Holdt was not a stranger of disguise. He passed as a delegate at the 1972 Republican Convention and as a Klan member at a Klan rally and often wore a wig when he hitchhiked to disguise his long hair. But what happened was not the same as racial passing. Unlike for instance a John Howard Griffin, the white author of the famous Black Like Me who traveled through the South in black disguise in 1959, Holdt did not pretend to be black or know what it is like to be black.

He did not even try to be inconspicuous. For instance, shortly after he arrived in the United States, he began to grow a long braided beard that marked him as an outsider everywhere he went. Sometimes in American Pictures Holdt claimed blackness as an authentic identity that he felt emerged from his experience, but only in the sense that he associated blackness with the kind of outcast status that he experienced himself. More importantly  and more radically  he presumed that he could establish a black position and understand blackness from the inside. (9.)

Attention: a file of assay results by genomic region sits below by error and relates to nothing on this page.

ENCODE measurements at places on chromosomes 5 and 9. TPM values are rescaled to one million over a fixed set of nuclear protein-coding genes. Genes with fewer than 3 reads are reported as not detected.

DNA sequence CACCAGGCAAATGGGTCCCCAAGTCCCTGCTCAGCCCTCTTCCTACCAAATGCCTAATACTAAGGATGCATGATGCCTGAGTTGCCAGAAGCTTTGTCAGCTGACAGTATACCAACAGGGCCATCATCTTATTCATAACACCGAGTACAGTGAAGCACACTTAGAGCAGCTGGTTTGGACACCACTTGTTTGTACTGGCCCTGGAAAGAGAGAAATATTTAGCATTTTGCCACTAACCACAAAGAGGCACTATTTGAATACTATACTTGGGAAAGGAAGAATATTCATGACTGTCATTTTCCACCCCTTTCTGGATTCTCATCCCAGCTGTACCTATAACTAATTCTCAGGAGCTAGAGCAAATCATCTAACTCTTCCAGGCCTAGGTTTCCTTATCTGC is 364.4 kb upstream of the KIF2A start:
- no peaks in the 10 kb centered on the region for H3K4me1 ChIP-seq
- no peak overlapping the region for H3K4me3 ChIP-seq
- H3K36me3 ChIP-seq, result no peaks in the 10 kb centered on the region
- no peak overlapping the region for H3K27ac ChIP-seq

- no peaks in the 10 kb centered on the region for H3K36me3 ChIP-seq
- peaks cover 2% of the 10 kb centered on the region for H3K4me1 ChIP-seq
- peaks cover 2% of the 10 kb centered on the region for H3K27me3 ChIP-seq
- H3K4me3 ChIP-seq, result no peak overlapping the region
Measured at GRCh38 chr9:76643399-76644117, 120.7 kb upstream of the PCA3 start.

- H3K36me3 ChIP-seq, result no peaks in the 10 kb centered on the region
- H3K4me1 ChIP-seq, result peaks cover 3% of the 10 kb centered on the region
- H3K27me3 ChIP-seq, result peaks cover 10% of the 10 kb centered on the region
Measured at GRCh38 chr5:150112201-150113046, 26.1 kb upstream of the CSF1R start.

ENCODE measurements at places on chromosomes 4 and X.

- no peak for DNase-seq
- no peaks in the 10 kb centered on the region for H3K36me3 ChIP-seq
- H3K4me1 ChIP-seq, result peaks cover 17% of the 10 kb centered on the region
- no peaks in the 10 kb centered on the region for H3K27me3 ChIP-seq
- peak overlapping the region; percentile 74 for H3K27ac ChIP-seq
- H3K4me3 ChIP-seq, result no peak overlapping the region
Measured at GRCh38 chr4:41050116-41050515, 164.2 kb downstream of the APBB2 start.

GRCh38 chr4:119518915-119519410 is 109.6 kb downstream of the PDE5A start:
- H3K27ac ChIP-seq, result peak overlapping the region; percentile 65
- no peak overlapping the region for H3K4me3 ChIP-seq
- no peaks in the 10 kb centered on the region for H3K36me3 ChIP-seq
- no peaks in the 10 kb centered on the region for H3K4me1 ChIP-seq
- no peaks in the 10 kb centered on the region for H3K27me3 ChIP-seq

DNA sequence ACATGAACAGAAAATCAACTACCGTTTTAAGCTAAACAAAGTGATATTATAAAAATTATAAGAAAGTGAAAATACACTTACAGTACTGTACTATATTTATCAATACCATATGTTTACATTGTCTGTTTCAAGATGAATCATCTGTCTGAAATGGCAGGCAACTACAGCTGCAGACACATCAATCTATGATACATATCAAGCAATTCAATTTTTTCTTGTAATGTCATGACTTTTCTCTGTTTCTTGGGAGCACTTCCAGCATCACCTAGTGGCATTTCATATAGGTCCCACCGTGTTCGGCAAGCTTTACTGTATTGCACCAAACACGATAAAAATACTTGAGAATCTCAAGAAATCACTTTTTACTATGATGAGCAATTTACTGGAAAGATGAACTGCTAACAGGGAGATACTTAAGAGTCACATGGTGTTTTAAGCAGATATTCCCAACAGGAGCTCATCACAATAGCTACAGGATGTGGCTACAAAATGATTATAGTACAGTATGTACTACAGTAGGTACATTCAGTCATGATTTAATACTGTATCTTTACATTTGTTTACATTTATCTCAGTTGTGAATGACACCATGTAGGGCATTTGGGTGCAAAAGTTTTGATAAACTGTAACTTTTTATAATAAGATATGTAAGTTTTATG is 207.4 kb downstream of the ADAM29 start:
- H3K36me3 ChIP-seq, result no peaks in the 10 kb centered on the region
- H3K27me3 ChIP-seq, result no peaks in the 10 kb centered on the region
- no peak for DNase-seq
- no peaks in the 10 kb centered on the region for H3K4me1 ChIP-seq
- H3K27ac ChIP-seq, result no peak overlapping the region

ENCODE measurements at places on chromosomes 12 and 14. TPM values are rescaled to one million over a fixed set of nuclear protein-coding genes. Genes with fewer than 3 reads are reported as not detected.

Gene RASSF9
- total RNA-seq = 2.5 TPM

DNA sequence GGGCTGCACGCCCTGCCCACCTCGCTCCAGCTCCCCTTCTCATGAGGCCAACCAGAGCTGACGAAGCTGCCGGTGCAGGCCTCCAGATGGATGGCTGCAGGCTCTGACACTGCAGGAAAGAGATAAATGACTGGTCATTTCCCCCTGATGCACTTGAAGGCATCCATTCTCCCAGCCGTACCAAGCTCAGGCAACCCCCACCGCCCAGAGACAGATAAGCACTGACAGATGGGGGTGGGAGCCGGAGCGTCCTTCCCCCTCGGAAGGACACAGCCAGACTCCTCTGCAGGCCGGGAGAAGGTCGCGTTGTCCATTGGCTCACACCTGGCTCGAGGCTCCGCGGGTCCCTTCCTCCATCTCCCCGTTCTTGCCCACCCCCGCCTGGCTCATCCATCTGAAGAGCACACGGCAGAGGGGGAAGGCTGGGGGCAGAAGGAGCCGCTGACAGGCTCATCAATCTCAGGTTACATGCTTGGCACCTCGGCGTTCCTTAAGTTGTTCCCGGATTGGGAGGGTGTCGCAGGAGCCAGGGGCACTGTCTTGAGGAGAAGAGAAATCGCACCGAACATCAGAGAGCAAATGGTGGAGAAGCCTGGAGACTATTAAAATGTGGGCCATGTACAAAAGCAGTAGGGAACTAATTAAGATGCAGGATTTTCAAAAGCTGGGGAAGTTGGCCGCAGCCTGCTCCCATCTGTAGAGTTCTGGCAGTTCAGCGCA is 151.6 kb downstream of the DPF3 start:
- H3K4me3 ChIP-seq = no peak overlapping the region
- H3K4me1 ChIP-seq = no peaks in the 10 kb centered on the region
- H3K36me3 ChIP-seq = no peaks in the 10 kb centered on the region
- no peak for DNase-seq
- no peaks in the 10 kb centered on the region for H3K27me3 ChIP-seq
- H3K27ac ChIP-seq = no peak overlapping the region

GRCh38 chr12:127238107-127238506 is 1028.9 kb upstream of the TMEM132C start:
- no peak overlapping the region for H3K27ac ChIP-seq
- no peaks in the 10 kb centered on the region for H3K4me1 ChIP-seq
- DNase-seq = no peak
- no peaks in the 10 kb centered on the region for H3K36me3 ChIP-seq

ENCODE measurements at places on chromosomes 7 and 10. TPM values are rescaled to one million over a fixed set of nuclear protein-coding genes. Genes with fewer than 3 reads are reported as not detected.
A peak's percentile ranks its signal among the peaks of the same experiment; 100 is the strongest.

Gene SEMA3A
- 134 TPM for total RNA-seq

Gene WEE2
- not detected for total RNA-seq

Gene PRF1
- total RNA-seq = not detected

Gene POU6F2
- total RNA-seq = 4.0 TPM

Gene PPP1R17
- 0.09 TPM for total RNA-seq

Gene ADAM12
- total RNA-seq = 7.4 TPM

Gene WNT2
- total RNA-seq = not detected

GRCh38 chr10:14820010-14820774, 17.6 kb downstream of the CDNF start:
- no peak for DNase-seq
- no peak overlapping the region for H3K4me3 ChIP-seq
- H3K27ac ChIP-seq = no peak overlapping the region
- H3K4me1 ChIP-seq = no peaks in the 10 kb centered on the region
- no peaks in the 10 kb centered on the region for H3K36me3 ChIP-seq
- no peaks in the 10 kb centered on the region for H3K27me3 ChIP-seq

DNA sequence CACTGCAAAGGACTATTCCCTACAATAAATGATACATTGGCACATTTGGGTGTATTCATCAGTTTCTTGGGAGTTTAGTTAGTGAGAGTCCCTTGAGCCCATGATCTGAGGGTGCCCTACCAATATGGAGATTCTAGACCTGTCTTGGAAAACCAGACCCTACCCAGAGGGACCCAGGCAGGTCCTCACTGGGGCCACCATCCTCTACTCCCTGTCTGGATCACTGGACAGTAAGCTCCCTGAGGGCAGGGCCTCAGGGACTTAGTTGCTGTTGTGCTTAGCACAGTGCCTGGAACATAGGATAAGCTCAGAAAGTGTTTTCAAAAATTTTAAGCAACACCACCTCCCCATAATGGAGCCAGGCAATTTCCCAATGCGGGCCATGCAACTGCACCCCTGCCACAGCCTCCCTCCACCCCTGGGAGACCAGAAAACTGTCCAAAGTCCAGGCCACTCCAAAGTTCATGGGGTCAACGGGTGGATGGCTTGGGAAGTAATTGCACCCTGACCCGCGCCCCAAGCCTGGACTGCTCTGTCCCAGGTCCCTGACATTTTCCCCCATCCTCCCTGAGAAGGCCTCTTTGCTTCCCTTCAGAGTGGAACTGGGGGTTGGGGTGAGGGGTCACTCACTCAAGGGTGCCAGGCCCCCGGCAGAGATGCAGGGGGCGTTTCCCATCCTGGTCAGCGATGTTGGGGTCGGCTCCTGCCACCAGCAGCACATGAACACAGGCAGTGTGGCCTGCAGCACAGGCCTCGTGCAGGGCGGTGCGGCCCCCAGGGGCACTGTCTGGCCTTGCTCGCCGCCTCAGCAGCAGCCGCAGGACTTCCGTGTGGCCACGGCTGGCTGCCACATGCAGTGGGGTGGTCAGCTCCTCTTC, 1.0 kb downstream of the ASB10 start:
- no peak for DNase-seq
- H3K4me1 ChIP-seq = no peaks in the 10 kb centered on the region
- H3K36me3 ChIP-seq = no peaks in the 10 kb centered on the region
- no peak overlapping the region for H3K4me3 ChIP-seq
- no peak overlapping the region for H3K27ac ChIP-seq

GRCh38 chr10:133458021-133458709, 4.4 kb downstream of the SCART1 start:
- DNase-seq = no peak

One place to look for examples of the type of touring Holdt performed is American Pictures' seven hundred evocative black and white photographs. Reviewers generally agreed that they gave the book an authenticity that would have been lost in the sometimes very polemical text. Holdt told in the book that he began to photograph because he could not communicate a real sense of the poverty that he witnessed in words. When he wrote about his experiences in letters home, his disbelieving parents sent him a pocket camera. The photographs that he reproduced in the book then existed in a complementary relationship to the text. There was not a direct correlation on every page between the text and the photographs. Yet the photographs served a necessary function in relationship to the rest of the book because they individualized the situations Holdt wrote about and authenticated the text by representing the kinds of people and kinds of experiences he told about in writing. The stories that the photographs and the text told, even when they were not the same, were identical.